Inadvertently, Washington seems to be doing its best to make this plan work. For more than two decades, the superpower has become bogged down in its war on terror, while China works undisturbed on its historic resurgence. Today, there is growing frustration among American strategists that even a decade after Obama’s ‘pivot to Asia’, the shift of focus and capabilities to the Pacific has still not materialized. For the time being, significant Western resources are tied up in the Ukraine war. At the same time, Washington risks being drawn into an escalating conflict in the Middle East. After the end of Pax Americana, internal and external conflicts erupted from the Sahel to the Caucasus. At the beginning of October 2023, Serbia deployed troops in the border area with Kosovo. And in Asia, North Korea seems set on taking advantage of these distractions to launch new provocations. All of these conflicts have one thing in common: they tie up the resources of the world’s largest military power.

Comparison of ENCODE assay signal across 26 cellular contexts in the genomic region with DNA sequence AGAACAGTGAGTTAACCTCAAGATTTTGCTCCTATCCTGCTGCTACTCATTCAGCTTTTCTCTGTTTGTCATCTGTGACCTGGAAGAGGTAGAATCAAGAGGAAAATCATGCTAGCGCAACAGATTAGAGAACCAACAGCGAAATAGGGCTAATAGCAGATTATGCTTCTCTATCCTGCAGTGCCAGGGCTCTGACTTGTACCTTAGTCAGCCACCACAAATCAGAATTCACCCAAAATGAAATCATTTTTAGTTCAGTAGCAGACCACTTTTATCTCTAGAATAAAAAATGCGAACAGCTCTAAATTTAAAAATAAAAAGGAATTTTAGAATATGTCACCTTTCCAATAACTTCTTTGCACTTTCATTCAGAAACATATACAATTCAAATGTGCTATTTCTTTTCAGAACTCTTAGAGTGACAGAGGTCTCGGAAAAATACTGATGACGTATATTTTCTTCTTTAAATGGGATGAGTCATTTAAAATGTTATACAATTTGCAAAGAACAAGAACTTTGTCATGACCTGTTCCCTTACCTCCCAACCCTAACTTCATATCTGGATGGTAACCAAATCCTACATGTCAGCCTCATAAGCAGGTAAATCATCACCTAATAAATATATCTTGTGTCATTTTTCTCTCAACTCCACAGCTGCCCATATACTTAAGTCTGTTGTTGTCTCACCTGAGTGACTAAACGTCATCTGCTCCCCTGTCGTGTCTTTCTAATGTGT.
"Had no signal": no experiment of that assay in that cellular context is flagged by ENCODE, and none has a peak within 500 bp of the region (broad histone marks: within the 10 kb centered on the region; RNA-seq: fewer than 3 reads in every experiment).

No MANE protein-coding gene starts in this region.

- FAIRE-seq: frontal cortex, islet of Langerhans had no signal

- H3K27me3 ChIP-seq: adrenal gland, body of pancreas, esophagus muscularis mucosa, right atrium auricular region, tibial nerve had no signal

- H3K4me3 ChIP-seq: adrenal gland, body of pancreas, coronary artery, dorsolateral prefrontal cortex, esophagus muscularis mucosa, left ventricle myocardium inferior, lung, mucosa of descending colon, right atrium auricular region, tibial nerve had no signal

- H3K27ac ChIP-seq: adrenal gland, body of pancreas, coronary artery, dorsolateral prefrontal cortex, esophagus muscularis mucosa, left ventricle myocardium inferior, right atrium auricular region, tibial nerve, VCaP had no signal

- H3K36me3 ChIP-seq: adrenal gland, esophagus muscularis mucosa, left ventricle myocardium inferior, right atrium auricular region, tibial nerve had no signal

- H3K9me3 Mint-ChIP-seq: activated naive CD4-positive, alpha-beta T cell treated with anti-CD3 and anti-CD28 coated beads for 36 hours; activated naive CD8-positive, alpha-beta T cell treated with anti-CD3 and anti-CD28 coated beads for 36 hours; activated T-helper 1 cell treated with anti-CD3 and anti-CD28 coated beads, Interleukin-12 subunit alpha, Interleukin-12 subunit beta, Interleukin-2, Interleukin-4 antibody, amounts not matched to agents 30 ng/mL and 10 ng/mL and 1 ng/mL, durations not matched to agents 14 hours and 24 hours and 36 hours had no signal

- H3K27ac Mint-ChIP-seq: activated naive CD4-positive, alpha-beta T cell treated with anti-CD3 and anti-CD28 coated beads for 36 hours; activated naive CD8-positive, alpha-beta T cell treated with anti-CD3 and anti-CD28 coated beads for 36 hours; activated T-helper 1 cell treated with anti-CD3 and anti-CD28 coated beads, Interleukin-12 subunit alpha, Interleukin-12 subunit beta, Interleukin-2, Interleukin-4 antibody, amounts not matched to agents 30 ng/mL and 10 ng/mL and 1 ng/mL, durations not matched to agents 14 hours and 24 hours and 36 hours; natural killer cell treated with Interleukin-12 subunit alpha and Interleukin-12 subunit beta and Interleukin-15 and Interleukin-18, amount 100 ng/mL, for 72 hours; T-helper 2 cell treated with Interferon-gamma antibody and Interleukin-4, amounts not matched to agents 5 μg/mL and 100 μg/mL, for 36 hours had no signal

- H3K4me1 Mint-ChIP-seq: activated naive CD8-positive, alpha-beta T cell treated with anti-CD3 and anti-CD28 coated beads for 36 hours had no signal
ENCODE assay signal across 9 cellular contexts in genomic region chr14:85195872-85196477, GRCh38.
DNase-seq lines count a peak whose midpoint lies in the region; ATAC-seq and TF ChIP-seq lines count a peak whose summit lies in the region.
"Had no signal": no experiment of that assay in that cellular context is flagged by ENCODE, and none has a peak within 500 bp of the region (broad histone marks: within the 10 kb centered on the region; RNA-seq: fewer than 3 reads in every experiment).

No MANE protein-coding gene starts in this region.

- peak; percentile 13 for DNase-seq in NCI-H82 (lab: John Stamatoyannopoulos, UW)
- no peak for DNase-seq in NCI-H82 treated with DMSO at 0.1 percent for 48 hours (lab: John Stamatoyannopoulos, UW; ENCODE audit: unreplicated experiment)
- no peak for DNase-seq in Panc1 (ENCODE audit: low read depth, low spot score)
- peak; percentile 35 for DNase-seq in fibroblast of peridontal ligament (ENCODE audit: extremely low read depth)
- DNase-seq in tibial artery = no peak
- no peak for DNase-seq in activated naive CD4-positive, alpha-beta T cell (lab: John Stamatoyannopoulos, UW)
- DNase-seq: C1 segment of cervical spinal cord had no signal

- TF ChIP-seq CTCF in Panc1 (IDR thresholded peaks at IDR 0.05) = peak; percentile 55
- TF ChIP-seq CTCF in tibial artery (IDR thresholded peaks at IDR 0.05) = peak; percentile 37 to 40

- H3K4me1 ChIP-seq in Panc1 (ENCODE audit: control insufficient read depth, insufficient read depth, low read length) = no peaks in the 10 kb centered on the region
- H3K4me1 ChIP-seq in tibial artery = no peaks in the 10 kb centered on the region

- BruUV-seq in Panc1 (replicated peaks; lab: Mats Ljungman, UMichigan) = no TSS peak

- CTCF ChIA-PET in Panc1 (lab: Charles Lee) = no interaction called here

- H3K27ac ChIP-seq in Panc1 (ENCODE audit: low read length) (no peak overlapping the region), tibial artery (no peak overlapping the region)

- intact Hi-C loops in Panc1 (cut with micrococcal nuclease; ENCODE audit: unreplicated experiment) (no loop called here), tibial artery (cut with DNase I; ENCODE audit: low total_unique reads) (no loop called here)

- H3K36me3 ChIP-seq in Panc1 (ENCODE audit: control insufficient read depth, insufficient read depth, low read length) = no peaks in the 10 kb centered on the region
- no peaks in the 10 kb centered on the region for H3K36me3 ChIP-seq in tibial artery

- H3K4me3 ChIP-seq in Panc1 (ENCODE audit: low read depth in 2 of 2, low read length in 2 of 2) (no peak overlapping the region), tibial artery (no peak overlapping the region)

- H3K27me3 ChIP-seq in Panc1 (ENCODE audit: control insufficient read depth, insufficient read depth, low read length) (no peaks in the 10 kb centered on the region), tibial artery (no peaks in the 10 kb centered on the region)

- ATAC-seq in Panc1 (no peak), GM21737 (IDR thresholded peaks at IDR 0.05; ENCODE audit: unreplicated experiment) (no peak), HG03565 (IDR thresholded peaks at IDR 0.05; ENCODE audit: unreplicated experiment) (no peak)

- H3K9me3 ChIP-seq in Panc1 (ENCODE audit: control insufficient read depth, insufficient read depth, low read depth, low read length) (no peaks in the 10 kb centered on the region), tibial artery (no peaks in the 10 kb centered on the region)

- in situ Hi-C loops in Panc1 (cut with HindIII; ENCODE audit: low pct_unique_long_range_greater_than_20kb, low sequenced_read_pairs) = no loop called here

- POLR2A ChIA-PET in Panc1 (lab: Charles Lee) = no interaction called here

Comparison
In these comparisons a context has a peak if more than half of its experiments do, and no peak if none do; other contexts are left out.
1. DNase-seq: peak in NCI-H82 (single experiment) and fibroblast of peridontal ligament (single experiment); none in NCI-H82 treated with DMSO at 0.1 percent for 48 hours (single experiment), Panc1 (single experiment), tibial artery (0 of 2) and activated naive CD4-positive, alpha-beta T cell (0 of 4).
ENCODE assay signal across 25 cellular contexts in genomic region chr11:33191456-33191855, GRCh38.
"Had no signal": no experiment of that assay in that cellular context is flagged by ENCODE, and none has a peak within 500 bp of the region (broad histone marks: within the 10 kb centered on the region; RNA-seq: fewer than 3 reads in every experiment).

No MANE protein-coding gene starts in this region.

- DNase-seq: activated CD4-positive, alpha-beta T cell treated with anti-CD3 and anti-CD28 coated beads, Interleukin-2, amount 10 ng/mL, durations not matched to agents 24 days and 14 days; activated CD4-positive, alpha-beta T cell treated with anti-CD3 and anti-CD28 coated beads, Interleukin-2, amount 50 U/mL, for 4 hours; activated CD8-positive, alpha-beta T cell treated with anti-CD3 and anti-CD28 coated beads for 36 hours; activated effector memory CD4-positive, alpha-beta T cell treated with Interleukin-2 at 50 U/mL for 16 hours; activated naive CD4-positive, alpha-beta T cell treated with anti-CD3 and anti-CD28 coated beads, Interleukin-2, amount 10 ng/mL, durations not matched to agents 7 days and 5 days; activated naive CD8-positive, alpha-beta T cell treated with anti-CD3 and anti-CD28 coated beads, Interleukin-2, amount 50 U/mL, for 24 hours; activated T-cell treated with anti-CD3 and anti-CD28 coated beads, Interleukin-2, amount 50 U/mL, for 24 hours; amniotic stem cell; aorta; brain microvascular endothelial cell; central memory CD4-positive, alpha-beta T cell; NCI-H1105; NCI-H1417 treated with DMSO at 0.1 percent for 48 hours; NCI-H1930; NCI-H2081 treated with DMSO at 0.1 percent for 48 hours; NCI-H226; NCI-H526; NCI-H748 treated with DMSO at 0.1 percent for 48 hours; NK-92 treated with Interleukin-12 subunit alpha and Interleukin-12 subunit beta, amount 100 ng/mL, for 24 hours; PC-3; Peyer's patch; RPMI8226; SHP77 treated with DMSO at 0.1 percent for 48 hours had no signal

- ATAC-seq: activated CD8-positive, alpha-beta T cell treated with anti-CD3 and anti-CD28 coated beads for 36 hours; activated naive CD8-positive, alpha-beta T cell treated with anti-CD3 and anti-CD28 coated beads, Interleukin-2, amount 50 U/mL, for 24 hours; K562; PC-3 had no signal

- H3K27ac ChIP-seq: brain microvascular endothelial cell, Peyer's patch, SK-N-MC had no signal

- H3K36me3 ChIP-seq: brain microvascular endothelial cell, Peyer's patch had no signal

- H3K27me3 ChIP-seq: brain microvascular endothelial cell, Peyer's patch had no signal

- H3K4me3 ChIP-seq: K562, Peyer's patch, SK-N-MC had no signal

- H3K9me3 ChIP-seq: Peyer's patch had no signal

The Biden administration has recognized the danger of overstretch. Despite its solidarity with the victims of the Russian war in Ukraine and Hamas’ attacks in Israel, the U.S. warned against an escalation with incalculable consequences. At their meeting in San Francisco, Biden and Xi sent de-escalation signals and sounded out red lines for managing their strategic competition. However, Biden is under enormous pressure at home to talk tough with China. That is why the man in the White House is trying to take the wind out of the sails of the “China hawks” in Congress with presidential decrees. But the more the poll numbers shift in favour of the Republican Trump, the less the Democratic administration controls the political dynamic. The U.S. hawks seem dead-set to jump head on into the trap.